Research Advisor: Ricardo Alarcon

Title: Proton Computed Tomography with Thin-Scintillator Crystals

Abstract: Proton Computed Tomography (pCT) is a long sought-after medical imaging modality, limited by its lower spatial resolution when compared to other imaging modalities like X-Ray Computed Tomography. Multiple Coulomb Scattering (MCS) and other particle interactions are to blame for the lower spatial resolution in previous pCT attempts. We work towards the goal of producing a viable pCT by using thin scintillator crystals, relating the light gathered by the interactions between the crystal and the proton beam and the relative stopping power (RSP), as well as measuring the standard deviation of the gaussian signal produced by the crystal/beam interaction to obtain the MCS angle for different beam energies. Finally, we conclude by demonstrating that this setup is sensitive enough to differentiate between full-beam signal and signal produced placing a phantom before the scintillator crystal, paving the way for future pCT imaging.

Lukas Domer

My name is Lukas, an undergraduate at ASU studying math and physics. I initially chose to study physics because I know what it is like to think illogically and to live one’s life attached to ignorance. That period of my life haunted me, and it was my desire to think freely which has me studying physics and math today. In the future, I hope to pursue a career in nuclear or subatomic physics and promote continued rigorous argumentation within our field.

Research Advisor: Ricardo Alarcon

Title: COMSOL Multiphysics within the Nab Magnetometry Group

Abstract: Experimentation on the free neutron beta decay process is often reliant on a highly accurate understanding of how charged beta particles interact within an ambient electric and magnetic field. The Nab collaboration at Oak Ridge National Laboratory (ORNL) is using neutron beta decay to test the standard model and more precisely measure the coefficients defining such decay process. For this experiment the fields included in numerical simulations must be modelized at each point of the geometry with an error less than 0.1% of observed values.
To achieve such accuracy and precision, we in the NAB magnetometry team use finite element solvers such as COMSOL Multiphysics to simulate the superconductive coils at the NAB magnet numerically. By effectively refining the mesh of our finite element model, we have produced precise calculated results that are suitable for error analysis with measured values taken at Oakridge. But still not being in the region of error required for the NAB collaboration, we continue from here by using statistical methods between measured and calculated data to evaluate what justifiable changes must be made in our simulations.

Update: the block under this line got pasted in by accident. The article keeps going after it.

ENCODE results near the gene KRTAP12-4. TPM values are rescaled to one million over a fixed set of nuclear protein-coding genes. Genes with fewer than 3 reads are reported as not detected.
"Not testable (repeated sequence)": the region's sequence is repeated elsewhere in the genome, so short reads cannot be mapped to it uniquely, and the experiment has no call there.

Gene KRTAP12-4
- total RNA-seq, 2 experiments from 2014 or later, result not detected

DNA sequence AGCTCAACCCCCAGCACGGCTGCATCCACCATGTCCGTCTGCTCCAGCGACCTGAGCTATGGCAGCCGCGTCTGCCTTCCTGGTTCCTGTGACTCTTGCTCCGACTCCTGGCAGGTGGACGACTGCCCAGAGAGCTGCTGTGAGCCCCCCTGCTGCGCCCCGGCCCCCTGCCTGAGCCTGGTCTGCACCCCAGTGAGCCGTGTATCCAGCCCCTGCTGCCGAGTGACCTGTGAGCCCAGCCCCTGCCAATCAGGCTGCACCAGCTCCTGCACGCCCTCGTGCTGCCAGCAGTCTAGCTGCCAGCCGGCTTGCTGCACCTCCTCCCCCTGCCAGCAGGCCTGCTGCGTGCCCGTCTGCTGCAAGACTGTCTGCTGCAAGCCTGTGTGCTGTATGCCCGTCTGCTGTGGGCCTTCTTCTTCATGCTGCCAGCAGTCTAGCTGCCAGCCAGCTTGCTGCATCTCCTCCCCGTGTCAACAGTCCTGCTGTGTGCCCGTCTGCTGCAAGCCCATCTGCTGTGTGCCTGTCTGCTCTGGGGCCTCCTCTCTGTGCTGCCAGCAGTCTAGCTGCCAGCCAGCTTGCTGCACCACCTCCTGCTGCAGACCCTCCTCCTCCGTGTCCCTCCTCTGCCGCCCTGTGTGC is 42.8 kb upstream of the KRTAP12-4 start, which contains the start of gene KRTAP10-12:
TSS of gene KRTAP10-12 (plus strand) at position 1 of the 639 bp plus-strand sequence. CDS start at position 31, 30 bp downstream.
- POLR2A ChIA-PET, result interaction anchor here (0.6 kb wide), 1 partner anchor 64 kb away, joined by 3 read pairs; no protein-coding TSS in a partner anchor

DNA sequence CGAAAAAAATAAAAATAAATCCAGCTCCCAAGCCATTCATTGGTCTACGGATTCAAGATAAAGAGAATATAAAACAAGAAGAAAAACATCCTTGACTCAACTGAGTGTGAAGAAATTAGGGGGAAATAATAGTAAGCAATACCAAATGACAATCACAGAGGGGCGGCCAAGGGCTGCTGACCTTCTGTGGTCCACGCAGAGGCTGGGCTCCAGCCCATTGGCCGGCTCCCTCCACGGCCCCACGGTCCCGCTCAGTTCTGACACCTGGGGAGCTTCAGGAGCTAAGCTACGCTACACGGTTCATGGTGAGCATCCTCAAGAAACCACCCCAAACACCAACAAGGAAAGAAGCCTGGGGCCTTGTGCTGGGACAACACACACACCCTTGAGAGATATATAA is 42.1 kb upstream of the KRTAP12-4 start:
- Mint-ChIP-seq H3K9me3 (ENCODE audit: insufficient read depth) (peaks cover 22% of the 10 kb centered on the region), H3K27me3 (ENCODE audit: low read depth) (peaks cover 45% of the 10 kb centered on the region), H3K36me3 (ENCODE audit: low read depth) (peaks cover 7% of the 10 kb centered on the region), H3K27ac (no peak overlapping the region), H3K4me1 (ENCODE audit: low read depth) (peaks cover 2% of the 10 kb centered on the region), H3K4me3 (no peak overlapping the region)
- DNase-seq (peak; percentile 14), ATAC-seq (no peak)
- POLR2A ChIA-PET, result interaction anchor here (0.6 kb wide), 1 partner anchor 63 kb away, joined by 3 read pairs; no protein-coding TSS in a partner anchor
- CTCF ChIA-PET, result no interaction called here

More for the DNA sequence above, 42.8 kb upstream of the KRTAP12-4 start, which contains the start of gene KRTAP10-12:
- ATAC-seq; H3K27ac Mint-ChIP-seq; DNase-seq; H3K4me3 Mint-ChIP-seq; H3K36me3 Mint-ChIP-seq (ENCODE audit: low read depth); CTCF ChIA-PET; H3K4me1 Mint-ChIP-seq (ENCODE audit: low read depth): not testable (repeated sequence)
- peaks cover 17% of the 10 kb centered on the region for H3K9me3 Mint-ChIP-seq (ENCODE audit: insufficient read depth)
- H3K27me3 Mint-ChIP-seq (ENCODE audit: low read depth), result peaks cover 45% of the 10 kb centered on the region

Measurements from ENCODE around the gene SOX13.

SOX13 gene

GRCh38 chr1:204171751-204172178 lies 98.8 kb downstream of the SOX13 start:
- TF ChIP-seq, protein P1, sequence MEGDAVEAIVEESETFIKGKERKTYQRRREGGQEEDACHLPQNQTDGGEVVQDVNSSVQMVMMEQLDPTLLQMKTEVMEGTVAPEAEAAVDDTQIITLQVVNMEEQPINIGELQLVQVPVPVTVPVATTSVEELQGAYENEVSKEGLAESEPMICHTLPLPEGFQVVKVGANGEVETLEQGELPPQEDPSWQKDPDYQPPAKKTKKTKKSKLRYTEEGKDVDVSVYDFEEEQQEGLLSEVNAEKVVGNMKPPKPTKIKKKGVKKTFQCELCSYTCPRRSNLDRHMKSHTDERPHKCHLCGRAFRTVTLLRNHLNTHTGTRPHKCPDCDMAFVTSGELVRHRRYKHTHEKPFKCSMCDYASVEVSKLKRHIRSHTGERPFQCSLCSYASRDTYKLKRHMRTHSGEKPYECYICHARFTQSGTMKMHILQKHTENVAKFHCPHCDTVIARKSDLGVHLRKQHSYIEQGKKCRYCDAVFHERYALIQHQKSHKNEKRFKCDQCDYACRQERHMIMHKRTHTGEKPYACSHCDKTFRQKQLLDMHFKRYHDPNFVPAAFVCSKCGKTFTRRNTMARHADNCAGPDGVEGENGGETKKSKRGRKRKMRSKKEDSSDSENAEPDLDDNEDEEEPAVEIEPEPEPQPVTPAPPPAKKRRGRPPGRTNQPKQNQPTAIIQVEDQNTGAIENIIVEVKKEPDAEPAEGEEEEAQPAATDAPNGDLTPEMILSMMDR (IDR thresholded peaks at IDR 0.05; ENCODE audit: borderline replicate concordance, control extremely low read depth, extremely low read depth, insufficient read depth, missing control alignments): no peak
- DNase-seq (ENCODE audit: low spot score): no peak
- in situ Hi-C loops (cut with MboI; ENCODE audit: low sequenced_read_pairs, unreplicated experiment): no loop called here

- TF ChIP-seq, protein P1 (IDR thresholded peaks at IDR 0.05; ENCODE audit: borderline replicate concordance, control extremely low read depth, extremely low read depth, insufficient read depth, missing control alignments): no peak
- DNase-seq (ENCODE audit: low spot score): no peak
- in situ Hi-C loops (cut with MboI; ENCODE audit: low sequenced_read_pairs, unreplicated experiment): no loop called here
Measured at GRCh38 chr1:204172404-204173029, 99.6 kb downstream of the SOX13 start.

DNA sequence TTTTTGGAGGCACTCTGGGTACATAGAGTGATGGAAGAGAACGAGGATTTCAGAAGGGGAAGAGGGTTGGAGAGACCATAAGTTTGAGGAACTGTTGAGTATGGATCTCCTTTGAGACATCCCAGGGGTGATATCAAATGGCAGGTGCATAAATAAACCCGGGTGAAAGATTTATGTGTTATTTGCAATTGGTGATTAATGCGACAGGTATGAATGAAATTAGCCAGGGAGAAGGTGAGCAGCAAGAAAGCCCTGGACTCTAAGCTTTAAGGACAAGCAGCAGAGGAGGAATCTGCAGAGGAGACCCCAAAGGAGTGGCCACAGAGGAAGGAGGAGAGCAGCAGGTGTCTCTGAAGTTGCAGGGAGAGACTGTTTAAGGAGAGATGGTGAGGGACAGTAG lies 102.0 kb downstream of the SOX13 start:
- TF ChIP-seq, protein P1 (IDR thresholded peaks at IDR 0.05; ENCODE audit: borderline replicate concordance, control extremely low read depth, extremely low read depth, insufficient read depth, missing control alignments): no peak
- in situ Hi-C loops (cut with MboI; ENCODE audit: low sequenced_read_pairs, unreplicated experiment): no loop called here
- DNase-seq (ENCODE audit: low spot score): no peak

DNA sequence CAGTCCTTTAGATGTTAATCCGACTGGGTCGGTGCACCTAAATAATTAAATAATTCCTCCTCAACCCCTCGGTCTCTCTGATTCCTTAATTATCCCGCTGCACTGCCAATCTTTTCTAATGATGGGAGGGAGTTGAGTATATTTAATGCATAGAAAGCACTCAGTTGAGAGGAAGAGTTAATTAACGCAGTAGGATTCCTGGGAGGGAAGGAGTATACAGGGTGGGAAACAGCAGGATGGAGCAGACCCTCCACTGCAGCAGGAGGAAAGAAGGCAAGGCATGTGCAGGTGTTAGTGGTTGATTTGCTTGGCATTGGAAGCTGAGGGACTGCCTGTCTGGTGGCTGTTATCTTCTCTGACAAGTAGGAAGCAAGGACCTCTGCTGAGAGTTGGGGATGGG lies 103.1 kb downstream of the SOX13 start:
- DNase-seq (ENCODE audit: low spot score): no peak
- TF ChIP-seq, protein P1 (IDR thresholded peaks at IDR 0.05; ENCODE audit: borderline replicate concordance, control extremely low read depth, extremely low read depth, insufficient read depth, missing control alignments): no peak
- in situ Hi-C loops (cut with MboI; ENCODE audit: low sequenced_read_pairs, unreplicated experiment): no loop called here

Joshua Grumski-Flores

Hello judges! My name is Josh Grumski-Flores. I am a 3rd year student studying physics and mathematics, and I aspire to be a physics professor studying high energy fields one day! I have been working on this research project for the last 2 years. More fun facts about me are that I am the vice president of the Society of Physics Students, I have lived in Arizona all my life, and on the weekends I teach karate. I can't wait to meet you all!

Research Advisor: Andrei Belitsky

Title: Three-Leg Form Factor on Coulomb Branch

Abstract: We study the form factor of the lowest component of the stress-tensor multiplet away from the origin of the modular space in the spontaneously broken, aka Coulomb, phase of the maximally supersymmetric Yang-Mills theory for decay into three massive W-bosons. The calculations are done at two-loop order by deriving and solving canonical differential equations in the asymptotical limit of nearly vanishing W-masses. In this analysis, the only truly new integral not before analyzed was what we call the “massive tri-pentagon” diagram, so we go through the process of using programs such as FIRE, LiteRed, Canonica, Libra, Fiesta, and MBCreate.m to culminate it the diagram’s calculation.

Dimitra Manatou

I am an international student from Greece and a woman in STEM. For almost two years so far, I've been a part of the groundbreaking research within the Kirian Lab, driven by a profound interest in Biophysics and XFEL science. Throughout my academic journey, I've fostered collaborations with various laboratories, such as the Ros Lab in Biodesign and SLAC lab in California, each enriching my understanding and skill set. Alongside my passion for Biophysics, I'm captivated by the transformative potential of X-ray Free Electron Laser (XFEL) science. The ability to capture atomic-level snapshots of biological molecules in action fascinates me, and I'm eager to integrate XFEL techniques into my research pursuits. As I set my sights on pursuing a Ph.D. in Biophysics, I'm committed to leveraging XFEL technology to deepen our understanding of cellular dynamics and molecular interactions, contributing to groundbreaking discoveries in biomedical research.